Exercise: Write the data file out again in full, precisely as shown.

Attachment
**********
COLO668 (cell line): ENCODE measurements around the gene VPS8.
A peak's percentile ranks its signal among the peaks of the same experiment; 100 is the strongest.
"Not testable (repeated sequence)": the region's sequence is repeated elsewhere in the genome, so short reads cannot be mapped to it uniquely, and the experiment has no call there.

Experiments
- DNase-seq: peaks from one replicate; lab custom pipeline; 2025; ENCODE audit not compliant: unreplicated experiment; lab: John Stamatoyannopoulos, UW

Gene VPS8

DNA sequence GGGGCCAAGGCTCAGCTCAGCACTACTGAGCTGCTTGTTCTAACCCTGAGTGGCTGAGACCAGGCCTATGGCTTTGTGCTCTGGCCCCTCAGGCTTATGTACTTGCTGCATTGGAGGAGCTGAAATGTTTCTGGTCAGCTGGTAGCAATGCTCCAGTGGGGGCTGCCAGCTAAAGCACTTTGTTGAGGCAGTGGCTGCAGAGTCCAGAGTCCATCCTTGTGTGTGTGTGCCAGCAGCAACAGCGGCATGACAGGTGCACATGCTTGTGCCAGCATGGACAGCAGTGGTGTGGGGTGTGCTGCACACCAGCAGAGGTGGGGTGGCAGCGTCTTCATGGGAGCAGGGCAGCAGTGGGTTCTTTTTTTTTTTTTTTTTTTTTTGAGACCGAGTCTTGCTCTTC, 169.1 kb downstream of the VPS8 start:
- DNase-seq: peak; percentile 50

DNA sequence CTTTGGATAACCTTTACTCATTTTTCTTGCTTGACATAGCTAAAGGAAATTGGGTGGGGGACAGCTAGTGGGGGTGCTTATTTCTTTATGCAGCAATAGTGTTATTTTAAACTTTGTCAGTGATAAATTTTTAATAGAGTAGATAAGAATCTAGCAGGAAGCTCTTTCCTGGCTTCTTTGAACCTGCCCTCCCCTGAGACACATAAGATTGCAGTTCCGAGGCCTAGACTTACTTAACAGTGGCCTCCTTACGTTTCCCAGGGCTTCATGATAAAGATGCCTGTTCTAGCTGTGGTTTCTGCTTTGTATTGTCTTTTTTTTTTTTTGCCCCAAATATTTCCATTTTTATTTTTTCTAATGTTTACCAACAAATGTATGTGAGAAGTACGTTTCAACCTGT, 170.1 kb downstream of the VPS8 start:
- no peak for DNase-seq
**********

COLO668 (cell line): ENCODE measurements around the gene VPS8.
A peak's percentile ranks its signal among the peaks of the same experiment; 100 is the strongest.
"Not testable (repeated sequence)": the region's sequence is repeated elsewhere in the genome, so short reads cannot be mapped to it uniquely, and the experiment has no call there.

Experiments
- DNase-seq: peaks from one replicate; lab custom pipeline; 2025; ENCODE audit not compliant: unreplicated experiment; lab: John Stamatoyannopoulos, UW

Gene VPS8

DNA sequence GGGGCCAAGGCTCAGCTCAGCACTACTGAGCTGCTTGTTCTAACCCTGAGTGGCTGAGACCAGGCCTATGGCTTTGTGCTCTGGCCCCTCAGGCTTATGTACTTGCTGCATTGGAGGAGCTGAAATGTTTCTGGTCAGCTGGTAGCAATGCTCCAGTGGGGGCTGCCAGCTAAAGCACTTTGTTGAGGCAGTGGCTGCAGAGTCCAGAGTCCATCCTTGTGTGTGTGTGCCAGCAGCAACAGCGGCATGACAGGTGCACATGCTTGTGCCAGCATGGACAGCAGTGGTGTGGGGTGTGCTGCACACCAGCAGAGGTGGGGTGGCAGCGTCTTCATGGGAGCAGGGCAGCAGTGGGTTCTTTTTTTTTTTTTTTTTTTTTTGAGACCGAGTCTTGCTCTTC, 169.1 kb downstream of the VPS8 start:
- DNase-seq: peak; percentile 50

DNA sequence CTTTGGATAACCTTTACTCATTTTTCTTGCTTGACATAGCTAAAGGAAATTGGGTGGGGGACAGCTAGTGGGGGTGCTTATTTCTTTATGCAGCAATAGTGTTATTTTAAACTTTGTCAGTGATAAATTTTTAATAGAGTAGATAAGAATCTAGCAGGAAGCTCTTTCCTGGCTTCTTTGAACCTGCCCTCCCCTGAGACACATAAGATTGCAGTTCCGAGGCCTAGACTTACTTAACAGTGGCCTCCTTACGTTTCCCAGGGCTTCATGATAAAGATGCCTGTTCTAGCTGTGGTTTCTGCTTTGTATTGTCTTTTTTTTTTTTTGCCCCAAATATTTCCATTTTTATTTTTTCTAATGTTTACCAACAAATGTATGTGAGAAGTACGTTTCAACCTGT, 170.1 kb downstream of the VPS8 start:
- no peak for DNase-seq